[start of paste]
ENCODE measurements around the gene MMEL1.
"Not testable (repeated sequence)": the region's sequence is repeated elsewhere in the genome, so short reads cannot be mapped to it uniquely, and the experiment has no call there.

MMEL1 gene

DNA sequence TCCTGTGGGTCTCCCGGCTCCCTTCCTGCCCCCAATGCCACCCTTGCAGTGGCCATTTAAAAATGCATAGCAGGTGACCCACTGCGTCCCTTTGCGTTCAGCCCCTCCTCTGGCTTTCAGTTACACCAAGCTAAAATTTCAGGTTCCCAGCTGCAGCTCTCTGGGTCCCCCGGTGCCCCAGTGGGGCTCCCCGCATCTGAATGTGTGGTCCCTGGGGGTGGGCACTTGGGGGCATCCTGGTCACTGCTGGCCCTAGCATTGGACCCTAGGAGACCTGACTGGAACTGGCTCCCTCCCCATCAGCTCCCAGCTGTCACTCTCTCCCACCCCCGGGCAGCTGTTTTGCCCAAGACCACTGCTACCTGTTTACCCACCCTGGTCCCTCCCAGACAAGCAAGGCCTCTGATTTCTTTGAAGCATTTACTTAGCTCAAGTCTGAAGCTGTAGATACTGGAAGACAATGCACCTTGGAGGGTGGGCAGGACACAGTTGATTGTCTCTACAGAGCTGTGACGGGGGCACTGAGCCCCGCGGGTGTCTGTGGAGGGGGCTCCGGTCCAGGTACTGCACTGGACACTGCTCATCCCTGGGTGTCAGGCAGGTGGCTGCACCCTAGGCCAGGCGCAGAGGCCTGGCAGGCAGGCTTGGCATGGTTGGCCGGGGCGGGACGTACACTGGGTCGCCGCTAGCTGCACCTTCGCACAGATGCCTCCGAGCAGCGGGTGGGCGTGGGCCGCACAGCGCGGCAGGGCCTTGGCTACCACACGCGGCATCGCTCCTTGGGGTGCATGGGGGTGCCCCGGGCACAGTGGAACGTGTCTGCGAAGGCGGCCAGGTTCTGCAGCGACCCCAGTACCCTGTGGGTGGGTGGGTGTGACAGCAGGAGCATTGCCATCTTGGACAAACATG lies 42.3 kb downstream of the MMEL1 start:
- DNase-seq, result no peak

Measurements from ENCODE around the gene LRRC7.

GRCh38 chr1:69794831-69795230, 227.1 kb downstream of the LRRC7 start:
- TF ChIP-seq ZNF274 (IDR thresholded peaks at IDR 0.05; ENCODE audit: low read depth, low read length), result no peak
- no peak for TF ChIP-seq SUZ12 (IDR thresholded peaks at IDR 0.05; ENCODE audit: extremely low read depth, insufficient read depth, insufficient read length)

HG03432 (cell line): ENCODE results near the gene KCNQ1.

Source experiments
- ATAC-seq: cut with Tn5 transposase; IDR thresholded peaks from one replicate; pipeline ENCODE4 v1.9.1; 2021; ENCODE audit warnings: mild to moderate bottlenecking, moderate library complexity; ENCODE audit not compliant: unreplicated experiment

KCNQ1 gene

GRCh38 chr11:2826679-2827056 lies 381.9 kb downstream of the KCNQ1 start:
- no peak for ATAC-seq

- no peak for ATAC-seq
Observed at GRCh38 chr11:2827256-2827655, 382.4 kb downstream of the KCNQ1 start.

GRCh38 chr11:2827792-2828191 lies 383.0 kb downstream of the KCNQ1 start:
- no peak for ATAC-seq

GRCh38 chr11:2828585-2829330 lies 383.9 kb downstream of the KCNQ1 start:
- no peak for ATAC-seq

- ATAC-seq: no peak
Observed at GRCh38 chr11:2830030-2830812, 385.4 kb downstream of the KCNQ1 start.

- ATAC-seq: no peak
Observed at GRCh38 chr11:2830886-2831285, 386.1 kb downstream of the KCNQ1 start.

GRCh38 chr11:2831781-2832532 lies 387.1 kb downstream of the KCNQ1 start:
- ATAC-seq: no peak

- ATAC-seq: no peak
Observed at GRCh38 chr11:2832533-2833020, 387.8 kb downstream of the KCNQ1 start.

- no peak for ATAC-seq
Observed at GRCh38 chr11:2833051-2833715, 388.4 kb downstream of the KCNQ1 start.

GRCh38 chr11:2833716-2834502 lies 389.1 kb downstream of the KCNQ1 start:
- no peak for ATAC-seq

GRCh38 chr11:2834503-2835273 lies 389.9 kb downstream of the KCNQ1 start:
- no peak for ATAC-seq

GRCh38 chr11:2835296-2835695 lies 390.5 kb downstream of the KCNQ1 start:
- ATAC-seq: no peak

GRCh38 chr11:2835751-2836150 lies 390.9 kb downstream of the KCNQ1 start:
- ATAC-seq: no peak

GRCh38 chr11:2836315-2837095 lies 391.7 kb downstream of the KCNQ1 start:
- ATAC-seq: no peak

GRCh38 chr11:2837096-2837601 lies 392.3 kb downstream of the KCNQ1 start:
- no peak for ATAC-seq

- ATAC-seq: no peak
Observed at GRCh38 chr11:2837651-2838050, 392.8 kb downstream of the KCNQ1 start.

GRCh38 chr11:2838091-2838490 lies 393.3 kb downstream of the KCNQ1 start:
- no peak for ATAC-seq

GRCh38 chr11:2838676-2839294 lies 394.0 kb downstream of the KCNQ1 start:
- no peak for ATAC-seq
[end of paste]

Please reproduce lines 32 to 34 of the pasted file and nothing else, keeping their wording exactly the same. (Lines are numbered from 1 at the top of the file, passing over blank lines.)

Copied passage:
GRCh38 chr11:2833716-2834502 lies 389.1 kb downstream of the KCNQ1 start:
- no peak for ATAC-seq

GRCh38 chr11:2834503-2835273 lies 389.9 kb downstream of the KCNQ1 start: